Given her obviously fragile state we can sense disaster looming when Kelly is plucked from her treatment facility a month early and thrust onto the comeback trail by James (Tim McGraw) her withholding and chronically insensitive husband/manager a man who can’t even summon the marital compassion to grant his recovering wife welcome-home sex despite her having “just got one of them Brazilian bikini waxes.” Folks if a hairless crotch can’t reignite the passion in your relationship then surely it is beyond repair.
But couples therapy must wait; a career-resuscitating tour beckons. Three shows have already been scheduled for which two opening acts have been booked: Beau Hutton (Garrett Hedlund) a grizzled singer-songwriter with whom Kelly happens to be having an affair; and Chiles Stanton (Leighton Meester) a semi-literate Dallas beauty queen James hopes to make his next star and with whom he presumably plans to have an affair -- if he hasn’t already. (Cherubic dulcet-voiced Meester is made for the role though it’s hard to imagine the ultra-petite Gossip Girl star winning many pageants in a state renowned for its preference for all things oversized.)
Such combustible ingredients make for one extra-spicy Texas-sized bowl of dysfunction. And so it comes as little surprise when Kelly falls off the wagon moments before her first performance after all of five minutes (in screen time) of sobriety when an offensive parcel sends her headlong into a bottle of vodka. A co-dependent whose “co” is now devoted strictly to business affairs she turns to her secret paramour Beau for validation. But Beau having already sensed the gravy train falling off its tracks has now set his sights on the younger less damaged quarry of Chiles. With no one else to turn to Kelly falls back on more reliable partners pills and booze with predictably dire results.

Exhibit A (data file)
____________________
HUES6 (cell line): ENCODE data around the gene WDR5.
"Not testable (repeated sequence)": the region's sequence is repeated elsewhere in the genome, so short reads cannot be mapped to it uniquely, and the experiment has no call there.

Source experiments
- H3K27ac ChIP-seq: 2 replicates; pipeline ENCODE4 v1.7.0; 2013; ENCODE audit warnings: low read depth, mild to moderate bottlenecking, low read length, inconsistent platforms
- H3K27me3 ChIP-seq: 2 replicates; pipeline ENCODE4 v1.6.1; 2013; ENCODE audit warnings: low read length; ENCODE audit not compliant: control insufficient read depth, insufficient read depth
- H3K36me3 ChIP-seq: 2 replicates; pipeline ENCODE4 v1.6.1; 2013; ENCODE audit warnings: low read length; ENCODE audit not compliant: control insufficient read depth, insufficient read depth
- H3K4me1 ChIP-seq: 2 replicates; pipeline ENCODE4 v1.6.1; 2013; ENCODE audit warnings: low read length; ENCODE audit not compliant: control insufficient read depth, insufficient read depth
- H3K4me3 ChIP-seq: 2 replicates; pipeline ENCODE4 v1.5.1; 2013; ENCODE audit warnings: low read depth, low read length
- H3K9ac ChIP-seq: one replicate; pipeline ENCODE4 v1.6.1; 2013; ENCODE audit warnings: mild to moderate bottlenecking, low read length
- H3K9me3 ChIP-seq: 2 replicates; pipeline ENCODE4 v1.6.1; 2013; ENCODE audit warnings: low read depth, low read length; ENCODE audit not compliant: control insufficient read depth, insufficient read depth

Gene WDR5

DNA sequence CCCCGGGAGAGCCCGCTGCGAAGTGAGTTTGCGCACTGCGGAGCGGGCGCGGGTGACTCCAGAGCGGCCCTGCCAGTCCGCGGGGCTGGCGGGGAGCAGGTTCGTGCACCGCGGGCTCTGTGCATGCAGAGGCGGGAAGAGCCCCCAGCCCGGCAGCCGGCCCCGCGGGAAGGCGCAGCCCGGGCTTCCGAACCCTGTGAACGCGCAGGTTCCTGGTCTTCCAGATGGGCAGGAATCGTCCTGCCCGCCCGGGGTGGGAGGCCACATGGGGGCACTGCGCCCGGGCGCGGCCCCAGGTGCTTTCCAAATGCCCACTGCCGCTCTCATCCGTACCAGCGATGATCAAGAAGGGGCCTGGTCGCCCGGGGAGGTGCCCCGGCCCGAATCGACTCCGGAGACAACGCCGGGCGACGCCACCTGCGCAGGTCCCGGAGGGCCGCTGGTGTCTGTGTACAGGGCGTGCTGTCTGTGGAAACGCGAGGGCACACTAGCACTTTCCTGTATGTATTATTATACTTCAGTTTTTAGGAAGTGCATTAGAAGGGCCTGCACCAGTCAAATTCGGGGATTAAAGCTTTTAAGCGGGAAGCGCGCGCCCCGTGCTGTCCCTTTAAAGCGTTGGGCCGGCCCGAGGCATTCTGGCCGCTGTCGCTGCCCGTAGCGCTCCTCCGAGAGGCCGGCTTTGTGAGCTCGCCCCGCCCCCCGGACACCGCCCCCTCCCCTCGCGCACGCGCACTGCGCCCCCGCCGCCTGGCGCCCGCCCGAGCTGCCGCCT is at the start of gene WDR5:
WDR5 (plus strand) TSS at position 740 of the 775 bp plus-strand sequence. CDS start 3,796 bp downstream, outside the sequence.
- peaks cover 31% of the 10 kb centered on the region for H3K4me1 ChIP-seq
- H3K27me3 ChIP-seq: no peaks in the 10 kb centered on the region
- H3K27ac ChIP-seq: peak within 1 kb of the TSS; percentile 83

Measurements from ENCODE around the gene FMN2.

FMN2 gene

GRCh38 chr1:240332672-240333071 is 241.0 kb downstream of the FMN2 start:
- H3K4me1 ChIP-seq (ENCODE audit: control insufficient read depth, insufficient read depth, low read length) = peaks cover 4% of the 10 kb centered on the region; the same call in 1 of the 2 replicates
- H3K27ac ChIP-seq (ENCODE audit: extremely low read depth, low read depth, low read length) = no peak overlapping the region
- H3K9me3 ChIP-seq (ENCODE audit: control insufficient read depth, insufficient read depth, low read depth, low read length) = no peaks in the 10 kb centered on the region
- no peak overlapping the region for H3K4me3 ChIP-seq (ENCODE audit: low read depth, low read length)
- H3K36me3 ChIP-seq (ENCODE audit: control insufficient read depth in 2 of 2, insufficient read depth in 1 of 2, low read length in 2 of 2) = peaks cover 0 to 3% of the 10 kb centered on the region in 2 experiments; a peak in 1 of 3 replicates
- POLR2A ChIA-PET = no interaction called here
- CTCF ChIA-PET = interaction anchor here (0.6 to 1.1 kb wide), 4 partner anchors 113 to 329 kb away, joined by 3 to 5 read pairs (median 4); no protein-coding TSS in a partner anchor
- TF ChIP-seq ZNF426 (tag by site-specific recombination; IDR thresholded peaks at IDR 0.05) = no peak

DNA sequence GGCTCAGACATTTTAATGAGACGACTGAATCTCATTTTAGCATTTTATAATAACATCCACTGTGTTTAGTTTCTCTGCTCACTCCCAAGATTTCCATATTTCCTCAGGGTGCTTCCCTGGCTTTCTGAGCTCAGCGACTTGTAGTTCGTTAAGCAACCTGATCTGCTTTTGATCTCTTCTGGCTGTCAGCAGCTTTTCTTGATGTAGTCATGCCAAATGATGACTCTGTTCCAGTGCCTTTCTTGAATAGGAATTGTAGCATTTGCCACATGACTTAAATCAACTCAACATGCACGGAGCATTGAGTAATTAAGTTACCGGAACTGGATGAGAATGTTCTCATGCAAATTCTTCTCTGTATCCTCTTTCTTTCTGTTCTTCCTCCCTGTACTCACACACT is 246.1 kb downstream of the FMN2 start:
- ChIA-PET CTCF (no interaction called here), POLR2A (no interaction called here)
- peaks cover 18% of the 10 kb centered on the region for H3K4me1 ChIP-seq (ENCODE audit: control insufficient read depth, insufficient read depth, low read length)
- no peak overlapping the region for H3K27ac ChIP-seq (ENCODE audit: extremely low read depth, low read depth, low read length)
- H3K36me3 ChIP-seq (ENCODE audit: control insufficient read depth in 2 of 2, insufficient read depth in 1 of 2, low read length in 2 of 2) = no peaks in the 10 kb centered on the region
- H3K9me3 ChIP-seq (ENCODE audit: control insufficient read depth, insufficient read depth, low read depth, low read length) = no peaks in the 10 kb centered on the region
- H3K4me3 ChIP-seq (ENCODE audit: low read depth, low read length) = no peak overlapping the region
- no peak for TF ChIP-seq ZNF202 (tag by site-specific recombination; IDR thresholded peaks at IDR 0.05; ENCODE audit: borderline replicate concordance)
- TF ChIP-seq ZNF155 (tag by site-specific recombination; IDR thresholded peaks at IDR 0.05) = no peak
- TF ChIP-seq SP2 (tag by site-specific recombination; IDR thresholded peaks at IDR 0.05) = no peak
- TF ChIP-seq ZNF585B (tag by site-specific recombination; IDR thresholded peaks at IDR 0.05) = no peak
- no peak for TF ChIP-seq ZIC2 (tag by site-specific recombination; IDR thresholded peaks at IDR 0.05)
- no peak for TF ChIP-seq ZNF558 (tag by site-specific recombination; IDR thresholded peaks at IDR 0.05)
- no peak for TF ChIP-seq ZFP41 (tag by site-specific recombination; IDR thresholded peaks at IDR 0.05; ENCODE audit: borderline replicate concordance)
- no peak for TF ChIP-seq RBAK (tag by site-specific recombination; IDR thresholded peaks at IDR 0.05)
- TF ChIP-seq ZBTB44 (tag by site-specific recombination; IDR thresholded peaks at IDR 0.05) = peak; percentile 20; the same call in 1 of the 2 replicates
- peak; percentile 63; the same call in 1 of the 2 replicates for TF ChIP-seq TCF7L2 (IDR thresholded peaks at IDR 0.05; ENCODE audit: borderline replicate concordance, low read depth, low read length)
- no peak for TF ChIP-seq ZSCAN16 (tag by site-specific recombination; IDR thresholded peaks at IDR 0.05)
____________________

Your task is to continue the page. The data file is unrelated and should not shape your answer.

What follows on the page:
Helmer Feste directs much of our venom over Kelly’s plight toward McGraw’s tone-deaf husband while Hedlund’s character emerges morally unscathed. This is bothersome: Beau after all is the one who bedded a recovering addict at her most vulnerable point and subsequently abandoned her for a girl who if she isn’t jailbait acts as if she were. We’re meant to admire him for his uncompromising devotion to his art and accompanying disavowal of fame celebrity and other corrosive pursuits. But the truth is he’s little more than a modestly talented country rake and kind of a mean one at that.